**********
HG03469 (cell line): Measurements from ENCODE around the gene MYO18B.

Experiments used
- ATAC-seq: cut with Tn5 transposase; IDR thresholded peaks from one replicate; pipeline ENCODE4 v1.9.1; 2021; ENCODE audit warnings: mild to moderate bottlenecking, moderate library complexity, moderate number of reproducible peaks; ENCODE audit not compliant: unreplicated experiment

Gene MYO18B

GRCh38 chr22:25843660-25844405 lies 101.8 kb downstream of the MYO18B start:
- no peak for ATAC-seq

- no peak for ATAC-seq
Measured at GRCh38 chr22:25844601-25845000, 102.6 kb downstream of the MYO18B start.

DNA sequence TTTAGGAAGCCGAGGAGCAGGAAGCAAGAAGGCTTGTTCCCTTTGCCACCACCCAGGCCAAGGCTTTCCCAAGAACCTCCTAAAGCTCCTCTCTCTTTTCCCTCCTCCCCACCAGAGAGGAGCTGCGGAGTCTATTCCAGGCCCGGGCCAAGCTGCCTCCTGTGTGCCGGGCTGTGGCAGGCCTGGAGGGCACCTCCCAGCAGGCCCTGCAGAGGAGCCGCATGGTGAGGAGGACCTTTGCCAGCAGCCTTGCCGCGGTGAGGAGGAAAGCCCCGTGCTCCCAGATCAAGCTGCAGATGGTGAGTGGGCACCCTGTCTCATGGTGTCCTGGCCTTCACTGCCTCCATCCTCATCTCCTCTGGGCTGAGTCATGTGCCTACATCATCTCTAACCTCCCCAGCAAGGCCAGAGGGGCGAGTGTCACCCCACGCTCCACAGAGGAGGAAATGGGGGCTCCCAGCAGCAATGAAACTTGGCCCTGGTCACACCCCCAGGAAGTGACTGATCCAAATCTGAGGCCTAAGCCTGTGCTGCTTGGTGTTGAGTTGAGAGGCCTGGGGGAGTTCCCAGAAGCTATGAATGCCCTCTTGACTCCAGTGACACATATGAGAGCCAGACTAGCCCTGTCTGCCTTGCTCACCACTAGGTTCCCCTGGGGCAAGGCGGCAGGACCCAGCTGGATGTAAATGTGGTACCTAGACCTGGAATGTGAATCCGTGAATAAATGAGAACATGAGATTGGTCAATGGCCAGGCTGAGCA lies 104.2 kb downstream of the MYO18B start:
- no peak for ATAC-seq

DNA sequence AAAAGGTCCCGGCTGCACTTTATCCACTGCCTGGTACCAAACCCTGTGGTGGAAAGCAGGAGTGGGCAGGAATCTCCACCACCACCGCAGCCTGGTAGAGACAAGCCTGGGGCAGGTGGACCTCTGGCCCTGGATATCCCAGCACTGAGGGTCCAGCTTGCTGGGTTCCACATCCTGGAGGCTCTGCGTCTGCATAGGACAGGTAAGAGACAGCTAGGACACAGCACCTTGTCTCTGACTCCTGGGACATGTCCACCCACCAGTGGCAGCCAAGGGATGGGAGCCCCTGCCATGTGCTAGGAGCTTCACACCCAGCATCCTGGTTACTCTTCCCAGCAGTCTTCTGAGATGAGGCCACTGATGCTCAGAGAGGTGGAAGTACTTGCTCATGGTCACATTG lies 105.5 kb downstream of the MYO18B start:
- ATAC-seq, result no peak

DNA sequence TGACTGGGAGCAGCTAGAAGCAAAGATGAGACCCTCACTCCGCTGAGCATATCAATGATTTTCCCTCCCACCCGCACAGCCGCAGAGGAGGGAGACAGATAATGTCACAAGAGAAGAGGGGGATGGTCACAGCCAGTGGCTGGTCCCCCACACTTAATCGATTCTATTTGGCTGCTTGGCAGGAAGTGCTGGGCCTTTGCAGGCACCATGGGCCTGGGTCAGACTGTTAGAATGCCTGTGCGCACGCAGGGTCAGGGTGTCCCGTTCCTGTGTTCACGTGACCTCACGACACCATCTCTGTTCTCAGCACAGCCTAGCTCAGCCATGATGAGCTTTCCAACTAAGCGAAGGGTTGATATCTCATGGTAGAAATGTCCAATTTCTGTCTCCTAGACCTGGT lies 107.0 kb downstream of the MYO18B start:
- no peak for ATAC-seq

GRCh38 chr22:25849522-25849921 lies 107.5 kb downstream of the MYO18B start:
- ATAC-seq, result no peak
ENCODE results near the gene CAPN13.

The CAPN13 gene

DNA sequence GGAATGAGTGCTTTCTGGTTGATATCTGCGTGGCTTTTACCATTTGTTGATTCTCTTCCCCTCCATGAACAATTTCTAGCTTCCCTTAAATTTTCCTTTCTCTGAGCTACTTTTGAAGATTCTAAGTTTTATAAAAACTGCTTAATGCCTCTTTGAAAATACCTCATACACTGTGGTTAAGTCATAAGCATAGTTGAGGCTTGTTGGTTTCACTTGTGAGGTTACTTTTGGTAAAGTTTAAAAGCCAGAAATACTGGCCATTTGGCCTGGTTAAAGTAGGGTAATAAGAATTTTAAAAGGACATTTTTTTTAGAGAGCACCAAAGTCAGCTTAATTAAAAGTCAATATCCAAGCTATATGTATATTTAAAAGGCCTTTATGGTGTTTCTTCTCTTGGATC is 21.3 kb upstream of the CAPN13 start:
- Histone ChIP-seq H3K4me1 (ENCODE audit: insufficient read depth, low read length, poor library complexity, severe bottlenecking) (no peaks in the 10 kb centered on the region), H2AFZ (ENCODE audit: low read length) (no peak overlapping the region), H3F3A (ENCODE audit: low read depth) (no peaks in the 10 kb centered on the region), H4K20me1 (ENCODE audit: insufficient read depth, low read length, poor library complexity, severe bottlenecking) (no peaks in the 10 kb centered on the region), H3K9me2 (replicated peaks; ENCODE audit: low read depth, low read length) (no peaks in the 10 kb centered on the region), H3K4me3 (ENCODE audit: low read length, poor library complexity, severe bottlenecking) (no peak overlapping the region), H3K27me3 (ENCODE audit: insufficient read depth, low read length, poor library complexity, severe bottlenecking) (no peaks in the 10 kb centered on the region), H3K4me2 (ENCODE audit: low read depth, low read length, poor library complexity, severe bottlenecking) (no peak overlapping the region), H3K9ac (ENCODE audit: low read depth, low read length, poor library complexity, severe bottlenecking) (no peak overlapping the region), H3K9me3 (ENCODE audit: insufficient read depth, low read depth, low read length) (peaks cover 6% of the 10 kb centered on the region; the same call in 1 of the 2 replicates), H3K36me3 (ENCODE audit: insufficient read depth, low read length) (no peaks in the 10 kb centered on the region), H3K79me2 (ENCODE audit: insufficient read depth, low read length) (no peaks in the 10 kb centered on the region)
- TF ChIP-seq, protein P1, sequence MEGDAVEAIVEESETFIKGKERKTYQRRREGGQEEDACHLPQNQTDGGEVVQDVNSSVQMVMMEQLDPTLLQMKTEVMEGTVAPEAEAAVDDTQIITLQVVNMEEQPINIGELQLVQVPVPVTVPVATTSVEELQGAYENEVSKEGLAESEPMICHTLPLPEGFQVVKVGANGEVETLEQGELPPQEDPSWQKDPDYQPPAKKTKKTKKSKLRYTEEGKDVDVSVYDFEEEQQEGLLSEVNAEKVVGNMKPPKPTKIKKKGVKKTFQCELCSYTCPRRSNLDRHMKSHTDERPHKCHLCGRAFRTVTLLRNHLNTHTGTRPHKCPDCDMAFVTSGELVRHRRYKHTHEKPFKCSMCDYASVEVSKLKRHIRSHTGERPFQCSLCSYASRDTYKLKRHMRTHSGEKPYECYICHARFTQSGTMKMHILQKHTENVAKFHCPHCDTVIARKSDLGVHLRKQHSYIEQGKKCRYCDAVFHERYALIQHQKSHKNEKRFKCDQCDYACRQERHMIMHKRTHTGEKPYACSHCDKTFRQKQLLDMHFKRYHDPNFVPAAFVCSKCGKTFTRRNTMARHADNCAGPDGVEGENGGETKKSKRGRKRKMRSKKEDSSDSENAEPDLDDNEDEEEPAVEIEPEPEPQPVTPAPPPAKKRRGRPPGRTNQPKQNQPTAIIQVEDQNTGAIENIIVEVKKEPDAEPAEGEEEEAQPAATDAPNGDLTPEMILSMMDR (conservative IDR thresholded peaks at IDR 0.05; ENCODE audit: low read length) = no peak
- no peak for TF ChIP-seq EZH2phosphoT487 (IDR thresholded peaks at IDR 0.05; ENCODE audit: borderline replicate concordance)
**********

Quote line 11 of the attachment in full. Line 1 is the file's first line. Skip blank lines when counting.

DNA sequence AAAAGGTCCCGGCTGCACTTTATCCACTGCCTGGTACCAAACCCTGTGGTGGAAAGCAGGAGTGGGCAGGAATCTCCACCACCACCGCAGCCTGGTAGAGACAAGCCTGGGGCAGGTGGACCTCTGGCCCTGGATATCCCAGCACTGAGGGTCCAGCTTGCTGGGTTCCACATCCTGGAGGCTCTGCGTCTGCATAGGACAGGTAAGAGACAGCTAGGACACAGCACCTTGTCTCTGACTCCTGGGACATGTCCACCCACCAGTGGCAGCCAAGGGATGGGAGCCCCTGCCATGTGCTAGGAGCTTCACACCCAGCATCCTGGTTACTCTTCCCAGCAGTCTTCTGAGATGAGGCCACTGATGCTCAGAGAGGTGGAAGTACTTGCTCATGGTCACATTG lies 105.5 kb downstream of the MYO18B start: